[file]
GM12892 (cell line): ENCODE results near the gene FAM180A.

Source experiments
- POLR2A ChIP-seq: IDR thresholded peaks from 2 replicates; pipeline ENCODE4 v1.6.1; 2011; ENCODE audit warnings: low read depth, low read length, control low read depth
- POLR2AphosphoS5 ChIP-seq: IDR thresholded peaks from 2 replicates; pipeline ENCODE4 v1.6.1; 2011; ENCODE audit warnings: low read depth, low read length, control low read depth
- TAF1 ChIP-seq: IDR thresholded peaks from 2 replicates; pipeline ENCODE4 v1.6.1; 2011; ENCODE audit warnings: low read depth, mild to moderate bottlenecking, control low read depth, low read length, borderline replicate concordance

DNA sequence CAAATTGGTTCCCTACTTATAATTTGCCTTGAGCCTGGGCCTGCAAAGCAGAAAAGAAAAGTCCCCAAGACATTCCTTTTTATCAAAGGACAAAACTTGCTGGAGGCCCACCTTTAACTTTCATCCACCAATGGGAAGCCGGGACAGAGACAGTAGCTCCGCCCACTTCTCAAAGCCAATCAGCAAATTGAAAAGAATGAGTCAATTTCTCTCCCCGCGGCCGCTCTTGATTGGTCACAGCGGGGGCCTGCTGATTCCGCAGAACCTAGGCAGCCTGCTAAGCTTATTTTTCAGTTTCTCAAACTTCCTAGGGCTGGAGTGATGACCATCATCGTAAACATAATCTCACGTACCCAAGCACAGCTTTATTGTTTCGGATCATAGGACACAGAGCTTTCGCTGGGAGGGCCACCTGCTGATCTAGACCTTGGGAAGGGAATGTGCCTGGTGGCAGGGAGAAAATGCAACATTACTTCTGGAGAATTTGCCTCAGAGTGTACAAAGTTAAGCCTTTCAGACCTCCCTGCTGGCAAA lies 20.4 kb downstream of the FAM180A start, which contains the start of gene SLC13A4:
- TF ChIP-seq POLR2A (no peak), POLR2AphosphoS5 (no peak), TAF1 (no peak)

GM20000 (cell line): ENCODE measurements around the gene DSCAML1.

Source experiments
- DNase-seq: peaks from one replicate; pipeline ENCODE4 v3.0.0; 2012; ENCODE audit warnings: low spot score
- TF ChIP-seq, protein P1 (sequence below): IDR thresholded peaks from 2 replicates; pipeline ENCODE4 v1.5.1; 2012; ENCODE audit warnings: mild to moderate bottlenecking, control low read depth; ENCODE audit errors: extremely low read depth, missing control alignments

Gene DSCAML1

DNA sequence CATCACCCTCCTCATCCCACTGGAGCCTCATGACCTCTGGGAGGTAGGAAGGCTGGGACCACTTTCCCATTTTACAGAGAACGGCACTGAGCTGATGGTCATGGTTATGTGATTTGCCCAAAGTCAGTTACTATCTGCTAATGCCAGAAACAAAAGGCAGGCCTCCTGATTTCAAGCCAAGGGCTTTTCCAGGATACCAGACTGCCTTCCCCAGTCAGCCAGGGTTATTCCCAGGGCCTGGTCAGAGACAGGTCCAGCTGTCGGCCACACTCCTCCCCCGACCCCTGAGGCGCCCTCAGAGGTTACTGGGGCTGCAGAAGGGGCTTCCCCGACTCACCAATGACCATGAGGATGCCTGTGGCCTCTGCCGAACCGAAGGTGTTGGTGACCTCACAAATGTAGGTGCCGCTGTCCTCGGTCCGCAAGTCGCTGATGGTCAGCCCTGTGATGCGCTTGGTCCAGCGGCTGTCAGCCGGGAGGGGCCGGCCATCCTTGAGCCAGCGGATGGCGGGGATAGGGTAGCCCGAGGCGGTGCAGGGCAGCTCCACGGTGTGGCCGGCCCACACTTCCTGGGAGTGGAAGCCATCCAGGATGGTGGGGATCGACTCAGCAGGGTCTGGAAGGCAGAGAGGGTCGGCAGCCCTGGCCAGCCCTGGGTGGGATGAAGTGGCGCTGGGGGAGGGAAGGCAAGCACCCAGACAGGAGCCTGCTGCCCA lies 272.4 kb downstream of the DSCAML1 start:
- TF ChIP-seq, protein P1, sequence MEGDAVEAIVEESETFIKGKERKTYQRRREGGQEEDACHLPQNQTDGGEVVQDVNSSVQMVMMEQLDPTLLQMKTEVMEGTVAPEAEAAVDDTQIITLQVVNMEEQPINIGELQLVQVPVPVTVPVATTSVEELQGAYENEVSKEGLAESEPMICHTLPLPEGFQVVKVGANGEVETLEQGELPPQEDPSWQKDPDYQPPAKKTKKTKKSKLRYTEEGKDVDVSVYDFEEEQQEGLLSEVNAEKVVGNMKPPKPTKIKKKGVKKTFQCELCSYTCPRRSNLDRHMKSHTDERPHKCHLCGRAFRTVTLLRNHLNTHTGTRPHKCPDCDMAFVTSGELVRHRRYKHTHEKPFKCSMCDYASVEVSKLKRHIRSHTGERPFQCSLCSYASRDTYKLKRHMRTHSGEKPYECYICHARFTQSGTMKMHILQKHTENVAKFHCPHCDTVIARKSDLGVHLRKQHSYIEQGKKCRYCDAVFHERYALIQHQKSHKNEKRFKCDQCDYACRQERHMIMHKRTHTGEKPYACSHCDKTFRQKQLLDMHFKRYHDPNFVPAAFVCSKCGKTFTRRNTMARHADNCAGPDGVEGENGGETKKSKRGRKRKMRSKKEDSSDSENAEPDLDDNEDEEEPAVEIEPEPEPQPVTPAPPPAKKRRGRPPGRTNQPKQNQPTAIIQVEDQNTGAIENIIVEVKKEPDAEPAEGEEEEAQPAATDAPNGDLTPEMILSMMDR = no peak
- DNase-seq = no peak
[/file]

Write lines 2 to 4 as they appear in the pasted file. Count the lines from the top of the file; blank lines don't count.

Source experiments
- POLR2A ChIP-seq: IDR thresholded peaks from 2 replicates; pipeline ENCODE4 v1.6.1; 2011; ENCODE audit warnings: low read depth, low read length, control low read depth
- POLR2AphosphoS5 ChIP-seq: IDR thresholded peaks from 2 replicates; pipeline ENCODE4 v1.6.1; 2011; ENCODE audit warnings: low read depth, low read length, control low read depth